Early evening brought a close to the formal proceedings with the prize giving and speeches. Awards for Furthest travelled went to Float No 1, best dressed boat went to Loorha. Accident-prone went to Alistair on Hazy Days, enough said about that! For cutting down on his emissions, a prize went to Niall on Sonas, (he lost half his pipe overboard). Prizes went to all the IWAI kids in attendance for their ability to put up with us! Chairperson Jim Connolly thanked all for their attendance and support remarking how great it was to see so many boats from the three branches. Finishing Jim stressed how important it is for all waterways users and communities to fight these Bye-laws and not lose our Canals.

PK 2014

Dublin through the decades Rally 2014 – May 10 to 24

Kildare IWAI members and others continued the rolling rally, travelling further east along the Royal and the Grand, over two weekends.  The trips were enjoyed by many and we had a great welcome from other IWAI members, our Dublin IWAI hosts and Waterways Ireland staff at each lock. The two fleets joined up with other boats in Grand Canal Docks who had made their way to the jetties in previous weeks.

The welcome and the events laid on by Dublin IWAI over the time we were ‘in town’ were excellent. Many thanks to everyone and a sincere hope that this was not the last Dublin Rally of its kind.  One of the highlights was the parade of light on Saturday evening up the River Liffey.  The photos show Kildare members and friends travelling along the canals and the River Liffey.

These excellent images are courtesy of Jimmy Cahill.  More photos at Dublin Rally 2014

Shannon Harbour Rally 2014 & Midsummer Royal Festival – Jun 21 and 22

Many of the boats travelled west.  On the Grand, there was a great welcome to all participants at the Shannon Harbour Rally.  The harbour was packed with boats including a fleet of old barges that had not been on the navigation for years.  Most of these are now owned by a new generation of owners.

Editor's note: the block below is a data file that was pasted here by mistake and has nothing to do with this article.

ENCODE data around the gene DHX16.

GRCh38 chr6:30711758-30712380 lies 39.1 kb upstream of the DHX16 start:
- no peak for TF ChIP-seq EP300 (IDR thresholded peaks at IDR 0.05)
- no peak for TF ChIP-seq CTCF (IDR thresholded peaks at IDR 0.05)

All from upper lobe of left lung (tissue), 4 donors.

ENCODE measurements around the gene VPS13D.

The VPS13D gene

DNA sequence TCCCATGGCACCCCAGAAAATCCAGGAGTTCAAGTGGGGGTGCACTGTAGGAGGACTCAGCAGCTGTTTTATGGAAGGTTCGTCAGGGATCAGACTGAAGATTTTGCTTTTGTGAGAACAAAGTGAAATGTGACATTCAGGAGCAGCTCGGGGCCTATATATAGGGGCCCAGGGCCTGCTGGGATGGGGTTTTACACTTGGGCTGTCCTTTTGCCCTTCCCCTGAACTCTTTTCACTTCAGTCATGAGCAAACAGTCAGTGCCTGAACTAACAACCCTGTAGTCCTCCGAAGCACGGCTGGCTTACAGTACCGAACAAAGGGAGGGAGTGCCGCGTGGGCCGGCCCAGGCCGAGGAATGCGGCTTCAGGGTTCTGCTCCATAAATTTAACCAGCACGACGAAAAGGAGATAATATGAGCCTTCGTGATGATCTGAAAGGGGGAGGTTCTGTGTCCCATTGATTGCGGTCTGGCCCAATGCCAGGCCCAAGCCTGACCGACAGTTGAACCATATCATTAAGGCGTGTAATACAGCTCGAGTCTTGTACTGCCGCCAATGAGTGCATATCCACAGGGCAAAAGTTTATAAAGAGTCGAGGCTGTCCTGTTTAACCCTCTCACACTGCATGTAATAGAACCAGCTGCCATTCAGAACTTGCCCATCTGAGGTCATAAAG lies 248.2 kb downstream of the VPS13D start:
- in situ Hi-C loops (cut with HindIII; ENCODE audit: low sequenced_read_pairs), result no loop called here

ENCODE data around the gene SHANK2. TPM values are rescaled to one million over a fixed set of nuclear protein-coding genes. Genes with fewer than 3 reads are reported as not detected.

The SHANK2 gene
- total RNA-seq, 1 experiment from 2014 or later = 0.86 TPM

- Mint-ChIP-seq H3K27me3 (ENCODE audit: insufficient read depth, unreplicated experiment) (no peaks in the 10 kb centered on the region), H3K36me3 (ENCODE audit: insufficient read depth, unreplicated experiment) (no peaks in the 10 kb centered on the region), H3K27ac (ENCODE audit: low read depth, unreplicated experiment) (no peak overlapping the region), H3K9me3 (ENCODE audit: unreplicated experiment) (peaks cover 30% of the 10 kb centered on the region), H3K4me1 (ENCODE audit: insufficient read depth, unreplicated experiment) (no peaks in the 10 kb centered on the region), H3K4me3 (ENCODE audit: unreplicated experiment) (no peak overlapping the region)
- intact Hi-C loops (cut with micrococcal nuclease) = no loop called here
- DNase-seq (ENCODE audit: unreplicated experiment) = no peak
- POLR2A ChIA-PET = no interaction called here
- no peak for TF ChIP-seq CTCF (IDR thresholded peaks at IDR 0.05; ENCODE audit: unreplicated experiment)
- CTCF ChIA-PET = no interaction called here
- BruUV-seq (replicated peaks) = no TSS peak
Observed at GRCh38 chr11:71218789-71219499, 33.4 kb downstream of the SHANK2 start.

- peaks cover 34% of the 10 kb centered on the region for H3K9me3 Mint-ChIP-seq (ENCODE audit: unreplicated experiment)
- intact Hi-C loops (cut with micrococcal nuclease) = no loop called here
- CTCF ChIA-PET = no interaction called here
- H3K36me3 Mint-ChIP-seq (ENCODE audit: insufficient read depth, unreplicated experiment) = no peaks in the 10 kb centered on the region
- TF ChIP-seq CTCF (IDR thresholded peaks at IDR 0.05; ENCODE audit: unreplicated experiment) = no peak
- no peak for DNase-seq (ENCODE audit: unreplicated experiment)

The Midsummer Festival on the Royal began on June 22nd.  Many of the boats moved slower than they had anticipated west to the Shannon.

Kildare IWAI Cruise in Company – North Shannon 2014

Drumsna 12 July

What beautiful weather to start the inaugural Kildare Cruise in Company. With excitement, we headed down the Jamestown Canal to Join the Kildare CIC in the quaint village of Drumsna. Our timing was poor, arriving at Albert Lock just in time to see the Lock Keeper walk off to his lunch. A phone call the previous evening had informed us there were at least three other Kildare members assembled at Drumsna. With the water tanks topped up while awaiting the return of the Lock Keeper and a spot of lunch, we continued down the Canal on his return.

Drumsna is 6 km from Carrick on Shannon and was a very important trading town. The building of the Jamestown Canal transferred this status to Carrick on Shannon and it grew to be the County Town of Leitrim.  The bypassing of Drumsna in 1996 helped create the lovely under-developed village we know today. Great fishing, lovely people and a couple of fine drinking establishments, make Drumsna a must place to visit.